Ancient Sumerian and Indus Valley men and women were possibly the first to invent and use lipstick, about 5000 years ago. The Sumerians crushed gemstones and used them to decorate their faces, mainly on the lips and around the eyes. Egyptians, like Cleopatra, crushed bugs (carmine) to create a red color on their lips. Lipsticks can be made from ingredients derived from cows, sheep, pigs, whales, sharks, beetles, and other animals.
However, in the long prehistoric periods, lipsticks were only made from readily available natural sources: fruit and plant juices. As the first civilizations began to appear in the Middle East, North Africa, and India, advanced manufacturing processes allowed humanity to finally begin producing new types of lipsticks. The first to do so were Mesopotamian women, who crushed precious stones and used their powder to decorate their lips with sparkles and riches. Women from the indus valley civilization used lipstick regularly, but it was in Egypt that the manufacture of lipstick received many advances.
There, royals, clergy and the upper class used various types of lipsticks, some with recipes containing poisonous ingredients that could cause serious illness. It was there that the color carmine, extracted from the bodies of cochineal insects, became popular, a technique that is widely used even today (although U.S. governments. UU.
and the EU strongly regulate the presence of this pigment in our food and cosmetic products). Lipstick has existed in some form since about 3000 to. C. Mesopotamian, Egyptian and Roman women applied ground gemstones to their lips, and Cleopatra VII discovered that crushing ants and carmine in beeswax provided a shade of red worthy of the queen of the Nile.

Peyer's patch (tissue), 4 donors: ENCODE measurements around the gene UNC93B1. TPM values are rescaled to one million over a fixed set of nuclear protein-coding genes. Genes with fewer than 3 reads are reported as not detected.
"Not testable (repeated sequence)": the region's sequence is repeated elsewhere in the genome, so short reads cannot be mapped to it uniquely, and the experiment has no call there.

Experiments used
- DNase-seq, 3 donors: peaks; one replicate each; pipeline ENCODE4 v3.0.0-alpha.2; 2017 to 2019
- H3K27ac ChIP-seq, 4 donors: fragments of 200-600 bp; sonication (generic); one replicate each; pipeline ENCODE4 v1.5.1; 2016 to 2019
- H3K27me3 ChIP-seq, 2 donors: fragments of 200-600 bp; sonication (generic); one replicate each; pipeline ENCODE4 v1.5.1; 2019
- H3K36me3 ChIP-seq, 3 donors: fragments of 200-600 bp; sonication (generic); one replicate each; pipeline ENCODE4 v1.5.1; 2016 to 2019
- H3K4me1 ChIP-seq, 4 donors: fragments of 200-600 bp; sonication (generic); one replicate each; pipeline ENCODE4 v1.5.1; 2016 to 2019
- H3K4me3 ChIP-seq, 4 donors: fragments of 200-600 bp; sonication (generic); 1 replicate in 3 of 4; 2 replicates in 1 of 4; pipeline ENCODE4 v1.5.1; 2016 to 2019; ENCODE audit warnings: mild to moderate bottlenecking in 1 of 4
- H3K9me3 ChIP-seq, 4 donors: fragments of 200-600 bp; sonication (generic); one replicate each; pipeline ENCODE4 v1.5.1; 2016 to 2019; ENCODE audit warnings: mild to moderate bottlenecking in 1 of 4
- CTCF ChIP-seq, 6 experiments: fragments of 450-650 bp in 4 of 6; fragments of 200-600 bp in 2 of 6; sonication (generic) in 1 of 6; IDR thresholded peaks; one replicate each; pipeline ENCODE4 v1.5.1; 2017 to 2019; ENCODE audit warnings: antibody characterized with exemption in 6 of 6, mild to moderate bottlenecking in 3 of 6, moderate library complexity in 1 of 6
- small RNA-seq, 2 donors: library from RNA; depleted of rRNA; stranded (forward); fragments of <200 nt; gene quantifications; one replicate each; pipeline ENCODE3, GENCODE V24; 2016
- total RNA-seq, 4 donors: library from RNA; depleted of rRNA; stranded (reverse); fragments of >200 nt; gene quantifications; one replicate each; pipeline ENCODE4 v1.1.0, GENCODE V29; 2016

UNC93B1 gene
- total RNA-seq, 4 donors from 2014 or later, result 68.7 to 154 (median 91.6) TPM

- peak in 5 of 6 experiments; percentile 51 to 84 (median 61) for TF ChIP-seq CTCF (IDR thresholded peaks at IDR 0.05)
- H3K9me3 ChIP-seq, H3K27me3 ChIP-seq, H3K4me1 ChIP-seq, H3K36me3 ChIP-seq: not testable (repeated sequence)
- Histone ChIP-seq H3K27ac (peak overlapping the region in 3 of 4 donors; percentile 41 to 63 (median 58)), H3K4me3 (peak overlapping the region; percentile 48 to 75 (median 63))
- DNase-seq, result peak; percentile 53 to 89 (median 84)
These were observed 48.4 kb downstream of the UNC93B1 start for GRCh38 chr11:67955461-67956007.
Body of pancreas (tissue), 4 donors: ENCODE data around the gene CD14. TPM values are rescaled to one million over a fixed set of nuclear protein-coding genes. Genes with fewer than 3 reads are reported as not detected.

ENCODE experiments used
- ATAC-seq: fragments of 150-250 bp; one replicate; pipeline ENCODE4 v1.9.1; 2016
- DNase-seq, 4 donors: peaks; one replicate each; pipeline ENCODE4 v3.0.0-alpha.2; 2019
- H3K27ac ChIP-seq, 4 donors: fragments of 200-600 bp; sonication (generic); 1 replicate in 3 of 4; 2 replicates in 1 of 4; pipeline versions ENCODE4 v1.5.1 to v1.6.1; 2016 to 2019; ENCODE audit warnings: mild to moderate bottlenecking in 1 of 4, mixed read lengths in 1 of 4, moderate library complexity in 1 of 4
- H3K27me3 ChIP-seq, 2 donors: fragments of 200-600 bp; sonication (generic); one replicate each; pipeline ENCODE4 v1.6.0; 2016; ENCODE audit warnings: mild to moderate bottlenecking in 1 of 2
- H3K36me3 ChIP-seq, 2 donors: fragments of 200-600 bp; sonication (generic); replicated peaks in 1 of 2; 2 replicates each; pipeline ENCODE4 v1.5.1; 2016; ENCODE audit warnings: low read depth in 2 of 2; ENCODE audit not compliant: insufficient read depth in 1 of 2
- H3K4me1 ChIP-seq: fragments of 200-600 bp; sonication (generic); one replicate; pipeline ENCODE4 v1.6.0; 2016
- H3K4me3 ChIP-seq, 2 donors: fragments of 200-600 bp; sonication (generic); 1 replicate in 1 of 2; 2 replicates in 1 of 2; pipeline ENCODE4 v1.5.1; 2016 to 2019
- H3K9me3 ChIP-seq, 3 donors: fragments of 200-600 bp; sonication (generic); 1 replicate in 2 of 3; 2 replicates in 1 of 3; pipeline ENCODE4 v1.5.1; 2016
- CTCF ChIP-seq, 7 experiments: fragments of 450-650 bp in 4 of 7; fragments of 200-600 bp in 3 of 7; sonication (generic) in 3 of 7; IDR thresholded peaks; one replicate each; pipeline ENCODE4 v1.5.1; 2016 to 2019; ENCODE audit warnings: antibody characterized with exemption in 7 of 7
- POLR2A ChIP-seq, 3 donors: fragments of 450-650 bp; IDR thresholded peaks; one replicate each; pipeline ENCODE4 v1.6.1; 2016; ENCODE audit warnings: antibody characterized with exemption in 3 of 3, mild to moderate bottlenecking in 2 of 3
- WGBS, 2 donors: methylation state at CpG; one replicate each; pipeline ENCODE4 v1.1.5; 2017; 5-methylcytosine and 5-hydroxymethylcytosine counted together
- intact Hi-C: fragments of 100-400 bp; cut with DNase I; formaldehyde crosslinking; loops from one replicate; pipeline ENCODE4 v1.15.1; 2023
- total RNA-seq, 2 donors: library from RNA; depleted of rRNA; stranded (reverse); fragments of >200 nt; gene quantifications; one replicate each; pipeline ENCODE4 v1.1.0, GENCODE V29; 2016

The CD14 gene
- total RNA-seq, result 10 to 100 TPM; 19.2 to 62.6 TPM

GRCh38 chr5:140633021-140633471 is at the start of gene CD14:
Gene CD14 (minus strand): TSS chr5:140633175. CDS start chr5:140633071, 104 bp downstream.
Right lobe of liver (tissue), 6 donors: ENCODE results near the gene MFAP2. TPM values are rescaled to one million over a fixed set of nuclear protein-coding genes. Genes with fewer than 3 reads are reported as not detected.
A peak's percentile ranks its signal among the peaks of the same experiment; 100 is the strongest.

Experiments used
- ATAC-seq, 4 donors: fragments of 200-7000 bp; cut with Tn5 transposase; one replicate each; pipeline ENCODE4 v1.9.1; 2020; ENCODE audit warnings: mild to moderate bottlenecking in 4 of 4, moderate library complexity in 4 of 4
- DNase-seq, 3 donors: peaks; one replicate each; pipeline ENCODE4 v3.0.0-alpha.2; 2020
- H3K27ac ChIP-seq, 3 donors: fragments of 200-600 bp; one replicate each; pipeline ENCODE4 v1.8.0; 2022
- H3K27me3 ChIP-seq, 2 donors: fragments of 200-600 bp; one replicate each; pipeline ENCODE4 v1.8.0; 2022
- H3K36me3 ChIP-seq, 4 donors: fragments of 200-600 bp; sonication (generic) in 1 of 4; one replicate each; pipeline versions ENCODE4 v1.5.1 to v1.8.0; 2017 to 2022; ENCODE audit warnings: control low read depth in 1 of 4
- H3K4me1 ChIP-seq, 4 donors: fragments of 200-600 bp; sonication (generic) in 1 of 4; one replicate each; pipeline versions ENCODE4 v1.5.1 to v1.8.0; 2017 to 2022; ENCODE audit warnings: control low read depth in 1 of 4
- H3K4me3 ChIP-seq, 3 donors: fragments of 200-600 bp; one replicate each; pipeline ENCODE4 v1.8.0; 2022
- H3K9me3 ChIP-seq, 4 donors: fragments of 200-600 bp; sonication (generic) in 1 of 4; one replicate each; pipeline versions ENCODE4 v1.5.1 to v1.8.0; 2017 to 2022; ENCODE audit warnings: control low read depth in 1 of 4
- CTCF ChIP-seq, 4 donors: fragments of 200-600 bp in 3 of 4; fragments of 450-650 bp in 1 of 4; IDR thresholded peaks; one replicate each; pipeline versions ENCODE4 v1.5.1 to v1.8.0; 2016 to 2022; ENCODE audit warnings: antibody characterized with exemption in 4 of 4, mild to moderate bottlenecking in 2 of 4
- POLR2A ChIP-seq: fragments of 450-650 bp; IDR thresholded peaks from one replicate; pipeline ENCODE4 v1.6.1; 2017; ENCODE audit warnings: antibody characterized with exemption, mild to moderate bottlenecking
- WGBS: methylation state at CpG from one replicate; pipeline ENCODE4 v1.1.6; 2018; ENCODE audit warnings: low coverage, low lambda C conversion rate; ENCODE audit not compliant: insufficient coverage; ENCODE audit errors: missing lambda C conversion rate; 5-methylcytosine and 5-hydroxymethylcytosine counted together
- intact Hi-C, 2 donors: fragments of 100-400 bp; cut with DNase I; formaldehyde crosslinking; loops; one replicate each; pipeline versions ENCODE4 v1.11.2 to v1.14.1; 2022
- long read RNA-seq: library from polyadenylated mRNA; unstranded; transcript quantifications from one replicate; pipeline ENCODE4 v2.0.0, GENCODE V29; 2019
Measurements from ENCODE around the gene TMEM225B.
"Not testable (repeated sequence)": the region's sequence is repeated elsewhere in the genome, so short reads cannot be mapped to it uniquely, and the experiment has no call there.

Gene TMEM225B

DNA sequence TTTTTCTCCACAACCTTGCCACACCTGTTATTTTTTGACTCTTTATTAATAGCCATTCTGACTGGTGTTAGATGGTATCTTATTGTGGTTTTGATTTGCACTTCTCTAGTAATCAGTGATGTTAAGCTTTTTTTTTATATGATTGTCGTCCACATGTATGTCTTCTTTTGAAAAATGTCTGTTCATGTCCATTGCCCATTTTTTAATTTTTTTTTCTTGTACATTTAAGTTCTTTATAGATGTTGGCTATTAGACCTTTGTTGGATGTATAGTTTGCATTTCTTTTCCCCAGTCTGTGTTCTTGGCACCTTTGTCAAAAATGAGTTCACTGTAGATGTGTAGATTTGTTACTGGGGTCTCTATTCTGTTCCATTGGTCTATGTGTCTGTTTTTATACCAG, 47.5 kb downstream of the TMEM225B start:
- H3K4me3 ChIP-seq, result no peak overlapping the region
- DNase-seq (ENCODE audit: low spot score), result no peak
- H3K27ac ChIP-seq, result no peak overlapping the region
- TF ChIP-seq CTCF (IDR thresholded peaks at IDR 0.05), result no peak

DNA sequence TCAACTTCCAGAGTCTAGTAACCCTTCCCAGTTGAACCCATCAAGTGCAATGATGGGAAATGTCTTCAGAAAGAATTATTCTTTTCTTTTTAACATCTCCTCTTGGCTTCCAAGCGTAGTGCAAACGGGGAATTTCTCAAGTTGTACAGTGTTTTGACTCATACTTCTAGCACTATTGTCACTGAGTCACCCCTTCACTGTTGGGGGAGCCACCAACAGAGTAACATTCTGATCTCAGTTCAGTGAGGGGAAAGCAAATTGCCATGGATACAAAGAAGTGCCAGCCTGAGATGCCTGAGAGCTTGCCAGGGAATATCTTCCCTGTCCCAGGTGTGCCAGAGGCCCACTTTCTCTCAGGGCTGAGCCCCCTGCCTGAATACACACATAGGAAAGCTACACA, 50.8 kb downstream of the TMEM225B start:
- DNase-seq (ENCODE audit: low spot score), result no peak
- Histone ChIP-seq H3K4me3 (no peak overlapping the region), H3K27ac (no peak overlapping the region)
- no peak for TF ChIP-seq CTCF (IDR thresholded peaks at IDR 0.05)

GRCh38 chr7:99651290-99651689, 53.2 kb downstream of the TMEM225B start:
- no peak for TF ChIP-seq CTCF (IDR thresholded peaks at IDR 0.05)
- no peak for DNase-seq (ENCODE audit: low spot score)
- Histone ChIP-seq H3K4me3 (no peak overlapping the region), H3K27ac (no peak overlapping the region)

After Egypt managed to spread its inventions and advances throughout Europe, Lipstick managed to find its home mainly among actors from the Greek and Roman empires. Dressed in probably the most luxurious case in lipstick history (just look at that gold package), the highly pigmented color inside is packed with antioxidants for a darker finish than most lipsticks. The poor economy, wars, the lack of advances in science and fashion, and the isolation of Asia and Africa allowed lipstick to return only after the beginning of the Renaissance. The company's founder, Gabriela Hernandez, created her brand with this lipstick inspired by the nascent movement.
It was also during this time that the French chemist Paul Baudercroux invented Baiser lipstick, which was supposed to be “kiss-proof”, but was quickly removed from the shelf because women found it difficult to get rid of it. Fast forward to the mid-16th century, and upper-class women had begun to despise the idea of wearing lipstick, which by then was mostly used by prostitutes. Any woman with a previous life as a go-go girl can remember that pure white lipstick, or the paler and frostier conch pink, was her favorite. Aerin's Rose Balm lipstick in Pretty and corals like Orange Danger by Maybelline were some of the iconic shades of the time.
A simple touch of lipstick, the essential item in the makeup bag of anyone who uses cosmetics, can contribute to an instant shake of self-esteem and well-being. Her lipstick was made with deer tallow, beeswax and castor oil, which was then wrapped in tissue paper. Lipstick was inspired by the arts, popular culture and a variety of shades that came and went from the fashion scene. After centuries of talking back and forth about whether societies around the world considered painted lips good or bad, an American gentleman named Maurice Levy devised the first metallic lipstick tube in 1915, and thus began mass production of cosmetics.
Hot studio lamps made the actress's lip ointment work, so pioneering makeup artists of the time began using a greasy paint base to cover the natural contours of a protagonist's mouth, and then placed only lipstick fingerprints in the center of her lips. .